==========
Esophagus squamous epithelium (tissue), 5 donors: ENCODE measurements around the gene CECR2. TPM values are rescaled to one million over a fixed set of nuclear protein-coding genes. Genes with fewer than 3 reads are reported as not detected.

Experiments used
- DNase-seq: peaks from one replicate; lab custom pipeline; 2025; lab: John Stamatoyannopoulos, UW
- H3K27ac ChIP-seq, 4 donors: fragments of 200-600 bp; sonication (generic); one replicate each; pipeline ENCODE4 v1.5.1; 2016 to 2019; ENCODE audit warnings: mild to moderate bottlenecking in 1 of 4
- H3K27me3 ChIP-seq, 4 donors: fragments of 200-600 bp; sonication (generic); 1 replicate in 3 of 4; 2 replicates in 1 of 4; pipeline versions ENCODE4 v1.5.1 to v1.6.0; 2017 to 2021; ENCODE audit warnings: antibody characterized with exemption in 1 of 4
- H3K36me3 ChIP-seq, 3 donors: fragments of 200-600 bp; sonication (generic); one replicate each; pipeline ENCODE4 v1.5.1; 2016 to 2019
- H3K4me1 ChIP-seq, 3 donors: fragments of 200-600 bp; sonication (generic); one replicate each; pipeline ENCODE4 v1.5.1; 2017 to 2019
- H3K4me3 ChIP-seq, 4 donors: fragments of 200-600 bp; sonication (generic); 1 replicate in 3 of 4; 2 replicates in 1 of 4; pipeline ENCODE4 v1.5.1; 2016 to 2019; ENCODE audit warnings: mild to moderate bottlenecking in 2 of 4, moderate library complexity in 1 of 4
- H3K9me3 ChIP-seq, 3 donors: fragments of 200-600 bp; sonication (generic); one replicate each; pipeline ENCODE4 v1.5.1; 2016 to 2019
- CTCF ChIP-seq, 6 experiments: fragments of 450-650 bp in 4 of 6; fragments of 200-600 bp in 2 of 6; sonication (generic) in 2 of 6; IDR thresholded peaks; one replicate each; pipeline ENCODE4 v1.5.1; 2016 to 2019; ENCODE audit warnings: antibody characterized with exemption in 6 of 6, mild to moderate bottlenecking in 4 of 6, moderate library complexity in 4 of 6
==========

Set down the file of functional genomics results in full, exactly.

Esophagus squamous epithelium (tissue), 5 donors: ENCODE measurements around the gene CECR2. TPM values are rescaled to one million over a fixed set of nuclear protein-coding genes. Genes with fewer than 3 reads are reported as not detected.

Experiments used
- DNase-seq: peaks from one replicate; lab custom pipeline; 2025; lab: John Stamatoyannopoulos, UW
- H3K27ac ChIP-seq, 4 donors: fragments of 200-600 bp; sonication (generic); one replicate each; pipeline ENCODE4 v1.5.1; 2016 to 2019; ENCODE audit warnings: mild to moderate bottlenecking in 1 of 4
- H3K27me3 ChIP-seq, 4 donors: fragments of 200-600 bp; sonication (generic); 1 replicate in 3 of 4; 2 replicates in 1 of 4; pipeline versions ENCODE4 v1.5.1 to v1.6.0; 2017 to 2021; ENCODE audit warnings: antibody characterized with exemption in 1 of 4
- H3K36me3 ChIP-seq, 3 donors: fragments of 200-600 bp; sonication (generic); one replicate each; pipeline ENCODE4 v1.5.1; 2016 to 2019
- H3K4me1 ChIP-seq, 3 donors: fragments of 200-600 bp; sonication (generic); one replicate each; pipeline ENCODE4 v1.5.1; 2017 to 2019
- H3K4me3 ChIP-seq, 4 donors: fragments of 200-600 bp; sonication (generic); 1 replicate in 3 of 4; 2 replicates in 1 of 4; pipeline ENCODE4 v1.5.1; 2016 to 2019; ENCODE audit warnings: mild to moderate bottlenecking in 2 of 4, moderate library complexity in 1 of 4
- H3K9me3 ChIP-seq, 3 donors: fragments of 200-600 bp; sonication (generic); one replicate each; pipeline ENCODE4 v1.5.1; 2016 to 2019
- CTCF ChIP-seq, 6 experiments: fragments of 450-650 bp in 4 of 6; fragments of 200-600 bp in 2 of 6; sonication (generic) in 2 of 6; IDR thresholded peaks; one replicate each; pipeline ENCODE4 v1.5.1; 2016 to 2019; ENCODE audit warnings: antibody characterized with exemption in 6 of 6, mild to moderate bottlenecking in 4 of 6, moderate library complexity in 4 of 6